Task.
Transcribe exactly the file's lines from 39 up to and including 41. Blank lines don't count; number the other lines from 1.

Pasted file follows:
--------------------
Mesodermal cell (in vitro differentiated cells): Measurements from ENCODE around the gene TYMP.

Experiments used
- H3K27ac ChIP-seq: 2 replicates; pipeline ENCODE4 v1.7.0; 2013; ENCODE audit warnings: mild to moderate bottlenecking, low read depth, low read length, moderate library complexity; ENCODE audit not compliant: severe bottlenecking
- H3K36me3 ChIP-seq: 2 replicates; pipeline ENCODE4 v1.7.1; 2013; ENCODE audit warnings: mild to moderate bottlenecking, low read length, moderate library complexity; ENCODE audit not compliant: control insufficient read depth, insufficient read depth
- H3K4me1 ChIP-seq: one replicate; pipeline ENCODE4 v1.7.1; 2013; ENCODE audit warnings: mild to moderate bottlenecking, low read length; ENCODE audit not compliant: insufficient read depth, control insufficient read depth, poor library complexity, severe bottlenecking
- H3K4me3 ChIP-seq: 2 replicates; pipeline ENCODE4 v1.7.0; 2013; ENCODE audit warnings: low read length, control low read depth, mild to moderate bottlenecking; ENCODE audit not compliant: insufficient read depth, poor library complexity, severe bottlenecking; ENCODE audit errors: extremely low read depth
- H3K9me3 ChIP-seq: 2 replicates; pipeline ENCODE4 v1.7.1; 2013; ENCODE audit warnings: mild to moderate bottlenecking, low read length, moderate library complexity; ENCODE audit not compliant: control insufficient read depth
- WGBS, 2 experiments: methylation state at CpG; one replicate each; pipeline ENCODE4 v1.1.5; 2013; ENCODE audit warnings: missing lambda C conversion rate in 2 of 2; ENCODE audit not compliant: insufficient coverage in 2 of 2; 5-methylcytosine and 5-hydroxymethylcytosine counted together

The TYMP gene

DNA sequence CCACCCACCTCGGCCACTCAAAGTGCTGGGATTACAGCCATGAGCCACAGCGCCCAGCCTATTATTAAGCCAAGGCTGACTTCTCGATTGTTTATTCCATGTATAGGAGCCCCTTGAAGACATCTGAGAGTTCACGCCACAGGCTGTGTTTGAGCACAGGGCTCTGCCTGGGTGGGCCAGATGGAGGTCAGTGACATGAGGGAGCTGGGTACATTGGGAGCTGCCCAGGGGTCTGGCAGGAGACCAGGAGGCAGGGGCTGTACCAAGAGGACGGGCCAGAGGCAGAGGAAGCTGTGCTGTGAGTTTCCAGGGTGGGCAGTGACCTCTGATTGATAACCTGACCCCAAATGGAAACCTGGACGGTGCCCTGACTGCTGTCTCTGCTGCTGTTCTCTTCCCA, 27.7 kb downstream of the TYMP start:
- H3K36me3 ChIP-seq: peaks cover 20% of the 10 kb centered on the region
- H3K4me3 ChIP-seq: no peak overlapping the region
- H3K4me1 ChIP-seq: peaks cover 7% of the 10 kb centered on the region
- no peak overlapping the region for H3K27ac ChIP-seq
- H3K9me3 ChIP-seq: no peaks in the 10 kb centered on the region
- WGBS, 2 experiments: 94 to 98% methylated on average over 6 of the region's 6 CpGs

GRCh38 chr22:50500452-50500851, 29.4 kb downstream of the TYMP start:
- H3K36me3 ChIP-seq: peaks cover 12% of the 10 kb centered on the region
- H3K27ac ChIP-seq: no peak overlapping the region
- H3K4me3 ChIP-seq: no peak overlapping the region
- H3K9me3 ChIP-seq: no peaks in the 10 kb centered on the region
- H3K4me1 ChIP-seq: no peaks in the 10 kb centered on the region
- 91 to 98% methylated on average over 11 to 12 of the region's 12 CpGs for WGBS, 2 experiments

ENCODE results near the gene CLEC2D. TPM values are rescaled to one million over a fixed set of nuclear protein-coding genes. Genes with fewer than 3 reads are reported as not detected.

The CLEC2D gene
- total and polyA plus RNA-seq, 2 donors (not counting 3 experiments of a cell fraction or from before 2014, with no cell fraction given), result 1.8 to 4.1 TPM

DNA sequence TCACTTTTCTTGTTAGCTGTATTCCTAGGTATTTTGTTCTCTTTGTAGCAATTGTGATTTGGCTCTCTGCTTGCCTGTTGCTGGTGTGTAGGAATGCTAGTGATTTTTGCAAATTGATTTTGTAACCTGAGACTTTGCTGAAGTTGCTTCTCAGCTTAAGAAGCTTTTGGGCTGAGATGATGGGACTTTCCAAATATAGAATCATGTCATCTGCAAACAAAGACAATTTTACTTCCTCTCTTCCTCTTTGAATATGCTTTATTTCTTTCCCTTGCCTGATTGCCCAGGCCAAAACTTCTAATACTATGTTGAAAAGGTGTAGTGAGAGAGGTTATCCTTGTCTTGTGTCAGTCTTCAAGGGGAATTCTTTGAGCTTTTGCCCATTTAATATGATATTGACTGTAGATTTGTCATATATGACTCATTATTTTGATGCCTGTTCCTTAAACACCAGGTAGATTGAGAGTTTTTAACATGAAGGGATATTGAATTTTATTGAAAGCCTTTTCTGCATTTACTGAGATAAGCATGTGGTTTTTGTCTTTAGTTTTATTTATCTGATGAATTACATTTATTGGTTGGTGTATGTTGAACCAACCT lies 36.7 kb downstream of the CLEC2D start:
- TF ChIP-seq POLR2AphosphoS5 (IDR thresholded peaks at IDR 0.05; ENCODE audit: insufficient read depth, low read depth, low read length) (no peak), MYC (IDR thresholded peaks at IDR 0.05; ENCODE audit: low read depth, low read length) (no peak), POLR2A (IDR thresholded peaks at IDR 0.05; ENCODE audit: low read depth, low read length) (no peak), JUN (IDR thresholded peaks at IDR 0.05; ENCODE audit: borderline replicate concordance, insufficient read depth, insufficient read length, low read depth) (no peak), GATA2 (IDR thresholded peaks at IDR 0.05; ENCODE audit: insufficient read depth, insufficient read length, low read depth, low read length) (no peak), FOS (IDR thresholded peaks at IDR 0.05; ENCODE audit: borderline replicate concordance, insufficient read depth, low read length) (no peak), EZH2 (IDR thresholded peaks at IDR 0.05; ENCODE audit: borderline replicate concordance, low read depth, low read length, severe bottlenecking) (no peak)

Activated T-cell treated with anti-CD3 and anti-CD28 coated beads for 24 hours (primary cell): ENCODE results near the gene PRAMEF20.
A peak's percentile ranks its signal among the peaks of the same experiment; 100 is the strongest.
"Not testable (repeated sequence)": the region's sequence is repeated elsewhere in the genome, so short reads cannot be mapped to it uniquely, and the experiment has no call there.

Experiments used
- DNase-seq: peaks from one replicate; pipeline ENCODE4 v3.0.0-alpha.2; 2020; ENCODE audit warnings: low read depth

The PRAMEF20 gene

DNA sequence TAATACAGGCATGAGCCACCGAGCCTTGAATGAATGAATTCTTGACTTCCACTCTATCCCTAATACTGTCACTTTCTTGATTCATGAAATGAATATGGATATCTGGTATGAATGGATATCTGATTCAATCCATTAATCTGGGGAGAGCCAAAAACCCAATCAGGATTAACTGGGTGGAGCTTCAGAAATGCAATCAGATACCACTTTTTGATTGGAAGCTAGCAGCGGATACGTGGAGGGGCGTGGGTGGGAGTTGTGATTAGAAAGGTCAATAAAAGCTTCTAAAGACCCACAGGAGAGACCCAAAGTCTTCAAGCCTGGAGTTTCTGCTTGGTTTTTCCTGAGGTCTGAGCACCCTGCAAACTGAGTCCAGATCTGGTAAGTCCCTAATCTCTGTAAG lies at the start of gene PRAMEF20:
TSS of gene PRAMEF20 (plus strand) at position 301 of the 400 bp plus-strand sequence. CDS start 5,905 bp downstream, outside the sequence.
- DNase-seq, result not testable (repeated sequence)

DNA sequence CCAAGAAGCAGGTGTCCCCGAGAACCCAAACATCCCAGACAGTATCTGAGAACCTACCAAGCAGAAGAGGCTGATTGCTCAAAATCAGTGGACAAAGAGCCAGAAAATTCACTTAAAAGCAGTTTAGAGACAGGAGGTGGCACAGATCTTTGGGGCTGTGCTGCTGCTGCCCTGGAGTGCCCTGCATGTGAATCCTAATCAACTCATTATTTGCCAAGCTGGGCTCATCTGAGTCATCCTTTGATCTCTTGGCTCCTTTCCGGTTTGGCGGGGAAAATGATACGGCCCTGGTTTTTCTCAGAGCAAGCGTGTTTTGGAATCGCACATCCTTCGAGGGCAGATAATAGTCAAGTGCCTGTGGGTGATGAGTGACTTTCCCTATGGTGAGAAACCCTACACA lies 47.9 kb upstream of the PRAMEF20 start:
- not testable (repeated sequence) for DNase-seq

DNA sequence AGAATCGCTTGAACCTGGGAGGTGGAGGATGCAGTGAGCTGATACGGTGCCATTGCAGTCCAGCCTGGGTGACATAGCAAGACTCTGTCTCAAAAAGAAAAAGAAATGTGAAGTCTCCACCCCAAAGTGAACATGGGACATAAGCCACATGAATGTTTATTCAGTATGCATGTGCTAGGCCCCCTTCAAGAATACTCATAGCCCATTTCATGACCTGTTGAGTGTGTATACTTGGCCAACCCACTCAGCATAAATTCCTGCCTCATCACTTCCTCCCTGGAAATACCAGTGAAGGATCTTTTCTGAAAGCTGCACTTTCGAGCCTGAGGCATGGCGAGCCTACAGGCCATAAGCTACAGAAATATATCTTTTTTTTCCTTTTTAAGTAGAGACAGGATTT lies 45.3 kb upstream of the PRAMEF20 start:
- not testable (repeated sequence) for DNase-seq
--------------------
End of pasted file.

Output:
- not testable (repeated sequence) for DNase-seq

DNA sequence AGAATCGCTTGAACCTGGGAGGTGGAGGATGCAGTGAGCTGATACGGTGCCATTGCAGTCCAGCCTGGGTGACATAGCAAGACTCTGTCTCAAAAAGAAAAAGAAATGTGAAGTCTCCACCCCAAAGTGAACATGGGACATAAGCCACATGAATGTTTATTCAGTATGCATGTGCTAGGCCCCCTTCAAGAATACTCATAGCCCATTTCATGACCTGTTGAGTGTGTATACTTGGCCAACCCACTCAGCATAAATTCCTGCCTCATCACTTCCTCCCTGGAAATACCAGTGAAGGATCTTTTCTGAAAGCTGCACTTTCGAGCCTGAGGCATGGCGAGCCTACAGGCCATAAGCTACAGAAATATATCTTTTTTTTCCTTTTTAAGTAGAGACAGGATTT lies 45.3 kb upstream of the PRAMEF20 start:
- not testable (repeated sequence) for DNase-seq